Although not all-political matters will be debated in the mass media, newspapers, radio and especially television are an important part of the political process. Interestingly, Stewart and Ward (1996:249) claim that until 1983, "radio and television were forbidden to broadcast election news or carry political advertising during the 48 hours before election day lest they unduly influence voters". Although some voters are highly susceptible to propaganda messages, most of the public is loyal to the political party they support.
Images of politicians portrayed throughout the media have a definite impact upon the public. The media have the power to present a politician in a positive or negative light depending upon the topic of discussion, however they must ensure they abide by the law as if they misrepresent a politician they could be sued for defamation. If political issues over time are repeatedly given news coverage, the public tends to view these issues as important. An instance of this would be the recent saturation of news coverage of the war in Iraq. Societal opinions may alter with influential factors presented through the mass media such as changing social, economic and political conditions in America.
Many politicians see journalists as information gatekeepers. By gatekeepers, it implies that journalists are the ones who decide what information is allowed to be presented and what information gatekeepers leave out. Everything and everyone has to pass through their privileged discourses. These people are the mediators for public access to the world.
In reality what the general public read, hear, and view from the mass media is information that has undergone a highly engineered process of filtering, editing and packaging before it reaches their consciousness. Innumerable decisions are made along the way that affects not only what you read, but also whether you get to read it at all. The process falls under the heading of "production value," and decisions about what to print are often termed "gatekeeping." Traditionally, there have been legitimate reasons for "packaging" information. Because content was necessarily circumscribed by length, largely out of consideration for distribution and cost, decisions had to be made on what a physical product should contain. The main reason for the mass media being gatekeepers is for privilege.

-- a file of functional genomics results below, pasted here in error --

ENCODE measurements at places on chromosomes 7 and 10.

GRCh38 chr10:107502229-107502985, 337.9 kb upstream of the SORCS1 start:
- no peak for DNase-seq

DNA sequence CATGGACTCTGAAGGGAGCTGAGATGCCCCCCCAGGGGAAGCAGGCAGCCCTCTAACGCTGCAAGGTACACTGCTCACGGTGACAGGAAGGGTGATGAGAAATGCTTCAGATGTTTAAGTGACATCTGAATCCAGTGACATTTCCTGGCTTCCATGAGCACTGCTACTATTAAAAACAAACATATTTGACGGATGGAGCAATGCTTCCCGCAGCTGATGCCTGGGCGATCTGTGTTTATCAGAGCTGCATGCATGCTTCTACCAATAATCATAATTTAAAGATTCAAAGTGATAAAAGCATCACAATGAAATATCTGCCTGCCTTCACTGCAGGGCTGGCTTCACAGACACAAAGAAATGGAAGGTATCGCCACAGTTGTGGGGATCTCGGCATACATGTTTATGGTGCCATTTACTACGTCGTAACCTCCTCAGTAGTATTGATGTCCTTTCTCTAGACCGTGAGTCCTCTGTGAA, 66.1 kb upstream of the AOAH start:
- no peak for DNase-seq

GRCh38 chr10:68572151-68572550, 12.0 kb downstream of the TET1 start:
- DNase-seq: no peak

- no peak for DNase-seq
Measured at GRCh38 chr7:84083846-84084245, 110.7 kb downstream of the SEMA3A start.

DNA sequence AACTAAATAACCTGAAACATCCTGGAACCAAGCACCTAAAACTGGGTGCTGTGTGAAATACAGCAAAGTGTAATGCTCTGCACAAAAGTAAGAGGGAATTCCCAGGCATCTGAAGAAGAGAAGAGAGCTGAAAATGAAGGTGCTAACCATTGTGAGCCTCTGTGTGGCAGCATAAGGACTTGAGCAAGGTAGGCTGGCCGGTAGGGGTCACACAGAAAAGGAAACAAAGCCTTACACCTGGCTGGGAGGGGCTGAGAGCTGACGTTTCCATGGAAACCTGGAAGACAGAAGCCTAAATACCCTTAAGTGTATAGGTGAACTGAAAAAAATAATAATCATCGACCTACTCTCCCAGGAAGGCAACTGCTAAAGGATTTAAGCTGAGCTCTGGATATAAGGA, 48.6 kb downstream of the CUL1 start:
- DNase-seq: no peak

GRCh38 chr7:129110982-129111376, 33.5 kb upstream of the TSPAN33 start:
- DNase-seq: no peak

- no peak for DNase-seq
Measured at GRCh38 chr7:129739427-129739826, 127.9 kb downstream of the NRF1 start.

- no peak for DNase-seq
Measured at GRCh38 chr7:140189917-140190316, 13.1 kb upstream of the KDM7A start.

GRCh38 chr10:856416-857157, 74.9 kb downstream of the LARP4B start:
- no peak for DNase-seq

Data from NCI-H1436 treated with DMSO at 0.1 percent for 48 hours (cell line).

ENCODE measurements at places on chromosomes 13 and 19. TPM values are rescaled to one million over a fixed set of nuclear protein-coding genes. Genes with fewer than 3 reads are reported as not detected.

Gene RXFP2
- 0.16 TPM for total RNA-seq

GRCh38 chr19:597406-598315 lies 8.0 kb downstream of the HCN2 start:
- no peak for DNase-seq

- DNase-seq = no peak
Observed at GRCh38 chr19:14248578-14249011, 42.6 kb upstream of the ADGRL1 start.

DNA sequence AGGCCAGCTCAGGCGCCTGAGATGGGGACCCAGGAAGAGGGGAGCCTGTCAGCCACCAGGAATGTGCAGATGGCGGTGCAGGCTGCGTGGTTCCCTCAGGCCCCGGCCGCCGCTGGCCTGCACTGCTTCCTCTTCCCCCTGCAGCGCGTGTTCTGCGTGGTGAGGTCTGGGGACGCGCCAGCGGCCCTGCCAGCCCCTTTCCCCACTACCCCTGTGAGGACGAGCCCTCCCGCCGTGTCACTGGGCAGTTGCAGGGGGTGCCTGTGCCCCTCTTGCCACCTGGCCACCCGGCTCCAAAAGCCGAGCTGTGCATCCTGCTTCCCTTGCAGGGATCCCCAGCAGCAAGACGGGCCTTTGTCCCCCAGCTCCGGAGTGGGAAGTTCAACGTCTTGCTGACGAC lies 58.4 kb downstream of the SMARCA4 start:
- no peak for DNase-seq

The mass media are an important influence on politics in America today as they rapidly present politically crucial information to mass audiences. These audiences include political elite's and decision-makers whose political activities are shaped by information from the mass media. News shaping is unavoidable because space is limited and facts do not speak for themselves. Hence, the media select and shape the material needed by political elite's and the general public for thinking about the political world and planning political action.
This essay has explored the vital role the mass media possess in American politics by examining instances of political propaganda, dominant ideologies presented in the media, polysemic meanings conveyed, political party campaigns, journalistic bias and their positions as gatekeepers. This analysis has led to the conclusion that not only is the American mass media seen as the fourth branch of government by being the guardians of democracy and defenders of the public interest (web reference 2), but they are also the middle chain of communication that connects the political to the public sphere.
Barker, C. (1997) Global Television: An introduction, Blackwell Publishers Ltd,
Oxford, UK, p176-183.
Bennett, W.L. (1994) Inside the system: culture, institutions, and power in American
politics, Harcourt Brace College Publishers, Texas.
Fiske, J. (1987) Television Culture, Methuen & Co. Ltd.
Graber, D (1989) Mass Media and American Politics, 3rd ed. Third Printing, America.
Hartley, J. (1982) Understanding News, London, Methuen, p11-37
Lodziak, C. (1986) The Power of Television, St Martins Press, New York.
McKay, D (1989) American Politics and Society, Basil Blackwell Ltd, Oxford.
O'Shaughnessy, M. (1999) Media and Society: An Introduction Oxford University
Press, South Melbourne, AUSTRALIA.
Rachlin, A. (1988) News as hegemonic reality: American political culture & the framing
of news accounts, Praeger Publishers, Greenwood Press Inc, New York.
Stewart, R & Ward, I (1996) Politics One, Macmillan, Melbourne
Tiffen, R (2000) 'The news media and Australian politics: contemporary challenges for Australian democracy in the information age' in Politics of Australian Society: Political Issues for the New Century, Eds. Boreham, P, Stokes, G, & Hall, R, Pearson Education Australia, Frenchs Forest, Sydney.
Tiffen, R (1989) News and Power, Sydney.